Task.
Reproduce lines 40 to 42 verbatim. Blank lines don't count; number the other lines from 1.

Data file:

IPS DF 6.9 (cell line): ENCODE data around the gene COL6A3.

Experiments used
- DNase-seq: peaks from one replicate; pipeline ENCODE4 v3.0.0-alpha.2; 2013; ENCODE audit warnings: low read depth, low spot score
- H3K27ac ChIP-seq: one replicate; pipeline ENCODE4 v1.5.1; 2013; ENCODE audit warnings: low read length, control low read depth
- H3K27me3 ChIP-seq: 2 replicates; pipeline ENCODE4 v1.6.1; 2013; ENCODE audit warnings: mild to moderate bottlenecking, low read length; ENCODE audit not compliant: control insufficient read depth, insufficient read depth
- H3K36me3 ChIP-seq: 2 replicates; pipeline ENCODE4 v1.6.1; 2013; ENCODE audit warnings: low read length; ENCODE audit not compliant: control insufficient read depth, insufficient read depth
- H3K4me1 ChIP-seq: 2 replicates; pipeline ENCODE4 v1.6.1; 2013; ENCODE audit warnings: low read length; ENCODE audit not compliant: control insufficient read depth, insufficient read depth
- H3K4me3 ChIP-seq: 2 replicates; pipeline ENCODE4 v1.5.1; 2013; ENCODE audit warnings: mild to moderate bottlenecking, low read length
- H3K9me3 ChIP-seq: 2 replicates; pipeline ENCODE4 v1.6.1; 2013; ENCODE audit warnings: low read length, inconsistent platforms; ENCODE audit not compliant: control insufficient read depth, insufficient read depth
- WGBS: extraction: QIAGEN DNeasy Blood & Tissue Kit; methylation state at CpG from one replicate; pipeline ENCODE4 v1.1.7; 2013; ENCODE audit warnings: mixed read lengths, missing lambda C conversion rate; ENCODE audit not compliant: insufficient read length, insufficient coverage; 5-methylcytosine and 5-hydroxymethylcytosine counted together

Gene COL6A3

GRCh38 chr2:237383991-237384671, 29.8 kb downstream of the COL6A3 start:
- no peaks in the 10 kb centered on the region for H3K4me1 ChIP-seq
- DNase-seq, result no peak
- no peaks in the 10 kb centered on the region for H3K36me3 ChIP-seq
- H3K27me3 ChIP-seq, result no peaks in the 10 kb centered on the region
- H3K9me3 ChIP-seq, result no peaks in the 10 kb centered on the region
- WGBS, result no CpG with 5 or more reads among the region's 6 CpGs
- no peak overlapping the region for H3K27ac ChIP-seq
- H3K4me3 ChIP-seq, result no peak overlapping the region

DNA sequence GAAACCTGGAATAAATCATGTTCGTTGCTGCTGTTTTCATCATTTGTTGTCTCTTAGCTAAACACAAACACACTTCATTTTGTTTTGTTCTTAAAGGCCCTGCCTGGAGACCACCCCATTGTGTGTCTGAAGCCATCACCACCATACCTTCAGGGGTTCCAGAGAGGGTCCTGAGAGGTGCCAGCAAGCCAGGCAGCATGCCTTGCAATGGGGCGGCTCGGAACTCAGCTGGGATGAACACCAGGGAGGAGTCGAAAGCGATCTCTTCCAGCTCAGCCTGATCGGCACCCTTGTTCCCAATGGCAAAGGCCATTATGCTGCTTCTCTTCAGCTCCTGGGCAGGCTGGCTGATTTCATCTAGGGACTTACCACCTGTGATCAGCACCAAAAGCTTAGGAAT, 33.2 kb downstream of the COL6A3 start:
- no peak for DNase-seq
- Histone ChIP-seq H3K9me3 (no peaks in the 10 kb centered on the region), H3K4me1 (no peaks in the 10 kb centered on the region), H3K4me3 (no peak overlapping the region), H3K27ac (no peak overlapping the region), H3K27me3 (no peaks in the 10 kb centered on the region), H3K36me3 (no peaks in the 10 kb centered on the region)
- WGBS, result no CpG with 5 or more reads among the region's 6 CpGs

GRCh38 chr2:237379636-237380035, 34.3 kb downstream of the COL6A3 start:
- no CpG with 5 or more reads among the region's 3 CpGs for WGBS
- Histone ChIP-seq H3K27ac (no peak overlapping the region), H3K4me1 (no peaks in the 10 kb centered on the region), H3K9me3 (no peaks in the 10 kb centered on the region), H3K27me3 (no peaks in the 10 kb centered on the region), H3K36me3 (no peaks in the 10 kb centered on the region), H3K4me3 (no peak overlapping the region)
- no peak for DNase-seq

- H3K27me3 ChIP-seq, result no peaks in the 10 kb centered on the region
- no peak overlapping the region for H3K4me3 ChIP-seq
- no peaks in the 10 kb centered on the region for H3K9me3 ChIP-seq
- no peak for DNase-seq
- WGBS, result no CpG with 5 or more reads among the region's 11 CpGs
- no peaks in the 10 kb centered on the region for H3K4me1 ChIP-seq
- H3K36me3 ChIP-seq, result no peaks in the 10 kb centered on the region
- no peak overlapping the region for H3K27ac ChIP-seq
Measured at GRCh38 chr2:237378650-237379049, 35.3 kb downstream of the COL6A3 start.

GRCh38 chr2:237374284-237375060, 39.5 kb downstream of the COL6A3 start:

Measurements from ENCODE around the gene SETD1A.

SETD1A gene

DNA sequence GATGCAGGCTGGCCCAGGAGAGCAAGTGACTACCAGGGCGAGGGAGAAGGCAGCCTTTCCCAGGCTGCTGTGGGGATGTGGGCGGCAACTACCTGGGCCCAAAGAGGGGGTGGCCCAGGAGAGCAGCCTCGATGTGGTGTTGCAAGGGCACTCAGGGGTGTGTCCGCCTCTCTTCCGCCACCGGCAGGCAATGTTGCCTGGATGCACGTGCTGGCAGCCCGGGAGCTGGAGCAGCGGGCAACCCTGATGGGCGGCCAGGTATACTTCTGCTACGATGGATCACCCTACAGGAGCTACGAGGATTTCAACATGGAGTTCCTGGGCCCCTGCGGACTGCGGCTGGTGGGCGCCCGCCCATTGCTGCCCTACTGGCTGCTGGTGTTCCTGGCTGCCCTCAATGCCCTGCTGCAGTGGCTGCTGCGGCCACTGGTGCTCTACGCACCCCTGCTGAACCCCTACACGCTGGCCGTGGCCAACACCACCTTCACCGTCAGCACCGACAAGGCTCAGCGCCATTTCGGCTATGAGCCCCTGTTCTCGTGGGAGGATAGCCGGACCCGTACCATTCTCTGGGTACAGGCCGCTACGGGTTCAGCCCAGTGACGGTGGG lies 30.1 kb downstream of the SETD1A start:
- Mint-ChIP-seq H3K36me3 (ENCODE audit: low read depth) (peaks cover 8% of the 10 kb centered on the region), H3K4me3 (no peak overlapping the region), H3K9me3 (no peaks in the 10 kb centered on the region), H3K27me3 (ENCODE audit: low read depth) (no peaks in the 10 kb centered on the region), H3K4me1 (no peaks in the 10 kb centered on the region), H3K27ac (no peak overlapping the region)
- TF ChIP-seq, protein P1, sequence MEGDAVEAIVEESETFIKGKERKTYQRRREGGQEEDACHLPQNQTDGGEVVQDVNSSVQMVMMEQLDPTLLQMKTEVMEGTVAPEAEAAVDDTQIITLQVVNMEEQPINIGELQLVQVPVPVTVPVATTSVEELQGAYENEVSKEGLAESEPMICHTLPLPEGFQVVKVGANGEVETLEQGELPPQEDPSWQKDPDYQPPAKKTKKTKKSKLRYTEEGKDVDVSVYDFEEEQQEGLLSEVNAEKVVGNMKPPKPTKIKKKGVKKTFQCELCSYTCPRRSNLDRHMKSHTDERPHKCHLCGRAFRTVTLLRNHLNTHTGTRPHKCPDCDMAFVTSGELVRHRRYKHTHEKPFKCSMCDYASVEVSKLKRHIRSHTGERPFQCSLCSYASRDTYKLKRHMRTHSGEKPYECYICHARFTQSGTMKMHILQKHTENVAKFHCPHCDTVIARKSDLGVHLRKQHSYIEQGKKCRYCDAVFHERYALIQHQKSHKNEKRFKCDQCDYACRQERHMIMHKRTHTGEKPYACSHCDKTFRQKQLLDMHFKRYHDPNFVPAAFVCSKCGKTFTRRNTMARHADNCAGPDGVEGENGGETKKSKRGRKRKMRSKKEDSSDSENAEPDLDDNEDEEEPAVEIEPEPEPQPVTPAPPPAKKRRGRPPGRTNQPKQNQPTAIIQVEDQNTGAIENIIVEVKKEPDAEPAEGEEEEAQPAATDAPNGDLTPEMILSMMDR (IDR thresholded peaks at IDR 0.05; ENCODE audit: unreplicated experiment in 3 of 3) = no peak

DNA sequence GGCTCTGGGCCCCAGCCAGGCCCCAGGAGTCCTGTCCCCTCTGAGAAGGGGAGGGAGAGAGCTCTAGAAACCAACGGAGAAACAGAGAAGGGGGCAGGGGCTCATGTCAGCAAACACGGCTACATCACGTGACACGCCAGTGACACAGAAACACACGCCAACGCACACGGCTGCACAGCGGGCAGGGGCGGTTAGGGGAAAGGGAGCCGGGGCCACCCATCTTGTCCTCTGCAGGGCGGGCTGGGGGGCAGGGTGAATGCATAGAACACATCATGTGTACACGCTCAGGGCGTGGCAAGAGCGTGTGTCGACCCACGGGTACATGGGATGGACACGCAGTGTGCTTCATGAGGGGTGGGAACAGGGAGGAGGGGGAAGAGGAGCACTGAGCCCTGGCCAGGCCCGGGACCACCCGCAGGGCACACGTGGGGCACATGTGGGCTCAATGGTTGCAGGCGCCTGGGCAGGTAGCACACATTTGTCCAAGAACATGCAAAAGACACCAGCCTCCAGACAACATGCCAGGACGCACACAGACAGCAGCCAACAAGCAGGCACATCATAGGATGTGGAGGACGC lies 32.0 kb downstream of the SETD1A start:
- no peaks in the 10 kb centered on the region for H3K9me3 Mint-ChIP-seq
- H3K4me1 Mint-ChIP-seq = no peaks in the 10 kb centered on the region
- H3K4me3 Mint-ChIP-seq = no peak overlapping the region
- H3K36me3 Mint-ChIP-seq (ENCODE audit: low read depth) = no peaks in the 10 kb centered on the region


SETD1A gene

DNA sequence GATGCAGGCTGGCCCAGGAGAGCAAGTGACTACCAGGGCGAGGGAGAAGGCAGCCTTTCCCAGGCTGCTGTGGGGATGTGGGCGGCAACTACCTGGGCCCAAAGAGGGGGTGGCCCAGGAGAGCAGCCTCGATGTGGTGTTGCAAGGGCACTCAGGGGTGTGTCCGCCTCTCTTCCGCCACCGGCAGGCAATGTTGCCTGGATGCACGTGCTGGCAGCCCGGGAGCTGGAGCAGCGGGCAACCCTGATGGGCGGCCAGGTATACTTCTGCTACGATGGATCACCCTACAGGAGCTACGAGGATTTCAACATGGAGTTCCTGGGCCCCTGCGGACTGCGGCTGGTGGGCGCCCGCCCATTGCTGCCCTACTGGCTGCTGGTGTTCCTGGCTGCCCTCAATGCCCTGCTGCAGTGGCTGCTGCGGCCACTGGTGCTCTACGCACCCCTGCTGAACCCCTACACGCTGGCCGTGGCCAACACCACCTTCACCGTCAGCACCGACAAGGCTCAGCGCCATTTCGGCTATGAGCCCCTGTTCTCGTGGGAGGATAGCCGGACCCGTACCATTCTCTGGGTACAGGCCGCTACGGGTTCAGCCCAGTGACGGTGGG lies 30.1 kb downstream of the SETD1A start:
- Mint-ChIP-seq H3K36me3 (ENCODE audit: low read depth) (peaks cover 8% of the 10 kb centered on the region), H3K4me3 (no peak overlapping the region), H3K9me3 (no peaks in the 10 kb centered on the region), H3K27me3 (ENCODE audit: low read depth) (no peaks in the 10 kb centered on the region), H3K4me1 (no peaks in the 10 kb centered on the region), H3K27ac (no peak overlapping the region)